Digital Photo Frames, for example, do little but mimic the physical equivalent, showing one image after another without drawing on the rich interactivity, context, and storytelling capacity that could be available to them because of their content.
Richard Banks, Microsoft Research Cambridge, The Future of Looking Back, 2011
Digital photo frames are easy to use. Simply take your memory card and insert it into the frame. Voila, your photos will appear nicely framed, one after the other.
Yet, photo frames fail in the most basic of requirements. They give no information. They don’t tell you when or where a photo was taken, and they certainly don’t tell what you were thinking or feeling.
Only photo books provide context. That is, photo books offer the space and capability to tell the whole story. Photo books answer the questions who, what, when, where, why, and how. Photo books include the emotions that are lost when an image is displayed electronically on a digital screen.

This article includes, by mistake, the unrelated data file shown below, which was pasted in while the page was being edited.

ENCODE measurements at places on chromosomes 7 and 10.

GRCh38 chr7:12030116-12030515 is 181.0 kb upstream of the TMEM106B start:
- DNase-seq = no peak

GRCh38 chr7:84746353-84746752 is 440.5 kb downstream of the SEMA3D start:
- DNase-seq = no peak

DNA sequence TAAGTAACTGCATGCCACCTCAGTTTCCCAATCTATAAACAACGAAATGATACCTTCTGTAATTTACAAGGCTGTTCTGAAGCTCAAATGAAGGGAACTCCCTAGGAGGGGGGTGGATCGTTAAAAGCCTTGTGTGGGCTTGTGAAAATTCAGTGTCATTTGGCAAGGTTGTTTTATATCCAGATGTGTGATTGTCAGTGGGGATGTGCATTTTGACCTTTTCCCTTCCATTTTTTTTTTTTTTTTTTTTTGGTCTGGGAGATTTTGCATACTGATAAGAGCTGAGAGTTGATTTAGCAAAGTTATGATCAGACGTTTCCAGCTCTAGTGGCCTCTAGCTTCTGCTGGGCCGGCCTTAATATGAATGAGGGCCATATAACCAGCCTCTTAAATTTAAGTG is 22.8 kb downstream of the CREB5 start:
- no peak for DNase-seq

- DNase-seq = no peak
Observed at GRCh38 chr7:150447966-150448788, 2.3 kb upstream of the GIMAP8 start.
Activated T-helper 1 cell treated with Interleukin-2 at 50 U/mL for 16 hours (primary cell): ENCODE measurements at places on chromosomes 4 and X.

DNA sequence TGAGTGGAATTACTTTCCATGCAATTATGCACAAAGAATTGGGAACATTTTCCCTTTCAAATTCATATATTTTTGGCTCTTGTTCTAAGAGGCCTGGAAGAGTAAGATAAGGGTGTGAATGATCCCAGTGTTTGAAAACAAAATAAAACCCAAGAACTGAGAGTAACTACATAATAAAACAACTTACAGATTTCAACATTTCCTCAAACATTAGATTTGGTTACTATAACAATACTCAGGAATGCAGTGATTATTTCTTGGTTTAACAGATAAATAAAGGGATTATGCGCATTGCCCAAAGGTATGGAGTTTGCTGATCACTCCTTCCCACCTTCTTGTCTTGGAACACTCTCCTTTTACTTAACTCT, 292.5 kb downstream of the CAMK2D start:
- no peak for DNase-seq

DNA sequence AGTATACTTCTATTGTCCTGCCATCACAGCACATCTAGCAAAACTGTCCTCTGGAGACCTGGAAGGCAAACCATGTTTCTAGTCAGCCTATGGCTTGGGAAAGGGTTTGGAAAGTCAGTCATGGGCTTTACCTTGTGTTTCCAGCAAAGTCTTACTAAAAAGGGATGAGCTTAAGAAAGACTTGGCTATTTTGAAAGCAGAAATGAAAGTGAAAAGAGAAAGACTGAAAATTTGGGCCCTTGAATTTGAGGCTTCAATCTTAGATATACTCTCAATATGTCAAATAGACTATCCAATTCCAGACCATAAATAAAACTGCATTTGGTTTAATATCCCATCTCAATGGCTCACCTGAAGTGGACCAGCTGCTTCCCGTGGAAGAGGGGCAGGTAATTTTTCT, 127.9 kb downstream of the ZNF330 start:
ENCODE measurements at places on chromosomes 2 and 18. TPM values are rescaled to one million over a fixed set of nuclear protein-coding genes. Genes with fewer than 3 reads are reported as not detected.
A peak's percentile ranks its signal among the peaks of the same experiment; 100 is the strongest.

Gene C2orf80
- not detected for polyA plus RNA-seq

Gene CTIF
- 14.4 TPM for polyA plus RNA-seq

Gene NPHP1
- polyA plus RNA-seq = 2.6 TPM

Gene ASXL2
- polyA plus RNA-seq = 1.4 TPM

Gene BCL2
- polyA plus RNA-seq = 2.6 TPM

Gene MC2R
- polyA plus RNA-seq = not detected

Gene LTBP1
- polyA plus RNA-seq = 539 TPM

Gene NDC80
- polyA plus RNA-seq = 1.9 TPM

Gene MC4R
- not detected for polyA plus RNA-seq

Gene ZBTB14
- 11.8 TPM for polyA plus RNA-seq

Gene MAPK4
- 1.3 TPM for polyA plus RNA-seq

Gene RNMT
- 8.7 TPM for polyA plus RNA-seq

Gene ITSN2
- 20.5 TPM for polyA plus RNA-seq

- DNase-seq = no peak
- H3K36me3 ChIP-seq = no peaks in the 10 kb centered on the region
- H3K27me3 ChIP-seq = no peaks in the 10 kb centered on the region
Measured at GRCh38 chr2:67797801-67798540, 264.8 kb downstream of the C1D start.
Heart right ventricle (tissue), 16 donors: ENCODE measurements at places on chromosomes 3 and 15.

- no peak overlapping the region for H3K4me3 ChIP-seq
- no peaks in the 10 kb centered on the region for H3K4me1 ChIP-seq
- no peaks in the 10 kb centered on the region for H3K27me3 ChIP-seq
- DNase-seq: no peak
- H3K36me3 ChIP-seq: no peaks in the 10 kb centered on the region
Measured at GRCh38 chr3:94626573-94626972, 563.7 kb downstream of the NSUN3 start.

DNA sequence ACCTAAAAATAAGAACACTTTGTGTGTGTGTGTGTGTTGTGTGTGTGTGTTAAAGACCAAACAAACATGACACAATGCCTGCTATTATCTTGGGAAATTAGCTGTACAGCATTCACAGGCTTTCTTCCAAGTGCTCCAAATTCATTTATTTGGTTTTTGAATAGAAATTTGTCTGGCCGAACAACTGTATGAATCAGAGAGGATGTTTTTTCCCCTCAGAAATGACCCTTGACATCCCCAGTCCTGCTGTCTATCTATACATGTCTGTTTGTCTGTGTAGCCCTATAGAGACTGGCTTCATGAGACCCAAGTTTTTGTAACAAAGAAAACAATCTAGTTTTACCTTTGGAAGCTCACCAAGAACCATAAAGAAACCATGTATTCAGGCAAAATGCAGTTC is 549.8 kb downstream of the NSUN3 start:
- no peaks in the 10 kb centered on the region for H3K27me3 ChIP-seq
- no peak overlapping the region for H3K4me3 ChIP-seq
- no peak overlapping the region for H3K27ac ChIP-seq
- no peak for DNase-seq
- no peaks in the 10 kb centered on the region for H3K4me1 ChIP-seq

Photo Books are also permanent, unlike digital memory which has an expected lifetime of five to ten years, and photo books are green. Photo books, not digital photo frames, are the future.
Note: In order to take the photo that accompanies this article, I had to completely disassemble the photo frame to recover the memory card that had been inserted sideways into the memory slot and had fallen inside the digital photo frame. I wonder how many people would go this effort, or would they just give up and discard the photo frame as defective?
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